North Yorkshire pub saved by villagers wins top award

Media caption,
Stu Miller from the George and Dragon explains how the pub was saved by villagers

A country pub saved from closure after villagers stepped in to buy it has been named national pub of the year.

The Campaign for Real Ale (Camra) has given the award to the George & Dragon at Hudswell, near Richmond, North Yorkshire.

The pub, the village's only community facility, closed in 2008.

It reopened in 2010 after residents formed the Hudswell Community Pub Ltd group and raised £200,000 to buy the building and land.

Image source, PA
Image caption,
The pub was bought by villagers after it closed
Image source, PA
Image caption,
Customers at the George and Dragon also use it as a village library, local shop and community allotments

The group was helped by the Plunkett Foundation which supports community co-operatives in rural areas.

Camra said the George & Dragon had a warm and welcoming atmosphere and a strong community ethos.

The pub includes a small shop, library, community allotments and free internet access.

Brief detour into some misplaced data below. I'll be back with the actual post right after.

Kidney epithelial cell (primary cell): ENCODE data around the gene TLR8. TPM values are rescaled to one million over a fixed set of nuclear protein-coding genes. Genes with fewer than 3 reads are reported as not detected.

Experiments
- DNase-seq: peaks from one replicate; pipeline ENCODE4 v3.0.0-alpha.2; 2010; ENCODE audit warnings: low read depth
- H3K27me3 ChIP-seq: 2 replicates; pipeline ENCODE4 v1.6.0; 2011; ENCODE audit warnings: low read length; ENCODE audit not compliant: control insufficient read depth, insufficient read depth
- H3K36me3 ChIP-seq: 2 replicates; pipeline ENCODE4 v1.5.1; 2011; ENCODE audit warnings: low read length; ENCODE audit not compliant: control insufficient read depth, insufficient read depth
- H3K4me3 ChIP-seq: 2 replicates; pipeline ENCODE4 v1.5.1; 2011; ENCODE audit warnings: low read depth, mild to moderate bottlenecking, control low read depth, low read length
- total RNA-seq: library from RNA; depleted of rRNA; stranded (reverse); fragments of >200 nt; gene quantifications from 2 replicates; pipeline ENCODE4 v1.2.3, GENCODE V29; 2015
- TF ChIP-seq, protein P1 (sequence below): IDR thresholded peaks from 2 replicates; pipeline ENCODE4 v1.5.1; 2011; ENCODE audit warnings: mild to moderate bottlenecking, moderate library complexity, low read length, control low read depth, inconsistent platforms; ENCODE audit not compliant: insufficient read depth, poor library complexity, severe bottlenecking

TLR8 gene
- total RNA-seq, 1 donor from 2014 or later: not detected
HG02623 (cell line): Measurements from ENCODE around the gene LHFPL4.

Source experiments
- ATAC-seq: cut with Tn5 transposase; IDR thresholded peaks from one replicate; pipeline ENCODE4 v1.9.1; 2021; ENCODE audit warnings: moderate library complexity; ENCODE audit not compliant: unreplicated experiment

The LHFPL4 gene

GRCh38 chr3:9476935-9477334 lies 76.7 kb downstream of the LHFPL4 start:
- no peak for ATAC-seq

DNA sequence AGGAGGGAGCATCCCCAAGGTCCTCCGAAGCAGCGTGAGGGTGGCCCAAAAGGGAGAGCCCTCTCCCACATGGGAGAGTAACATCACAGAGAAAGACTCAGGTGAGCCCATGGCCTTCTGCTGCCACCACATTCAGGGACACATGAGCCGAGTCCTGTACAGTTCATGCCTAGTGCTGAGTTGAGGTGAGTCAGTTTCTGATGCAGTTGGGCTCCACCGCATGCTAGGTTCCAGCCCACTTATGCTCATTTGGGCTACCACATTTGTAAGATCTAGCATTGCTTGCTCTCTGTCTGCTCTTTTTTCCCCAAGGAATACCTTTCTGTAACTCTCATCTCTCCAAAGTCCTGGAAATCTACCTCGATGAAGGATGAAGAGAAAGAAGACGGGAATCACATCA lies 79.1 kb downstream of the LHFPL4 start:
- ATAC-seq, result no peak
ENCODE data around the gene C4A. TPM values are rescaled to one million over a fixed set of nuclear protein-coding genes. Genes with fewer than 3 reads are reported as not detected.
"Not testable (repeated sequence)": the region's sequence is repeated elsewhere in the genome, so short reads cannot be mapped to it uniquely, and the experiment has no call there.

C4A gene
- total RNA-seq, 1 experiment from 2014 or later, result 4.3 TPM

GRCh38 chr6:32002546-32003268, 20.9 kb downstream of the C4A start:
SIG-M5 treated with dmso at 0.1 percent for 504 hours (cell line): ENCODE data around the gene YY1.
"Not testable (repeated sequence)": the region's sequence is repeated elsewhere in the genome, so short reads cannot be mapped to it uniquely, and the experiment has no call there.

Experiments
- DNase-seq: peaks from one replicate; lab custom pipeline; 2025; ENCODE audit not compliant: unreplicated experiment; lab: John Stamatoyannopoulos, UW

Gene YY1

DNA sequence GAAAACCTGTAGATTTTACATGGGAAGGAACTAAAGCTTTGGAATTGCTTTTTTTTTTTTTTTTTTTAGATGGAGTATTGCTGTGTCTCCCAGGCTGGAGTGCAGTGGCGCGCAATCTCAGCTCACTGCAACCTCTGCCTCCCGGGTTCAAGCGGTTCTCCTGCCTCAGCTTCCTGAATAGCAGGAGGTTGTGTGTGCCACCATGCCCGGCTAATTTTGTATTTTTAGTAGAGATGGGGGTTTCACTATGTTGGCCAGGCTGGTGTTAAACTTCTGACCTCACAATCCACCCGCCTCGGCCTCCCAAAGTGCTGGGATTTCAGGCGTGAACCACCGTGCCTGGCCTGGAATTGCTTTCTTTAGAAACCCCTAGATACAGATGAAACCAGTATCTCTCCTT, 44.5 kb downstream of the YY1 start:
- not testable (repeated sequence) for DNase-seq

Image source, PA
Image caption,
Landlord Stuart Miller and his wife Melissa said good beer and community support helped turn the pub's fortunes around

Paul Ainsworth, from Camra, said: "The George & Dragon is a great example of how a pub has been resurrected as a true community asset."

The pub's current manager, Stu Miller, said he was thrilled to receive the award.

"It shows that hard work, good beer and the support of the community can help you achieve goals that seemed impossible only a short while ago," he said.

Image source, PA
Image caption,
Camra said the pub has a warm and welcoming atmosphere

Runners up in the UK-wide competition were the Salutation Inn in Ham, Gloucestershire, the Stanford Arms in Lowestoft, Norfolk, and the Swan with Two Necks in Pendleton, Lancashire.

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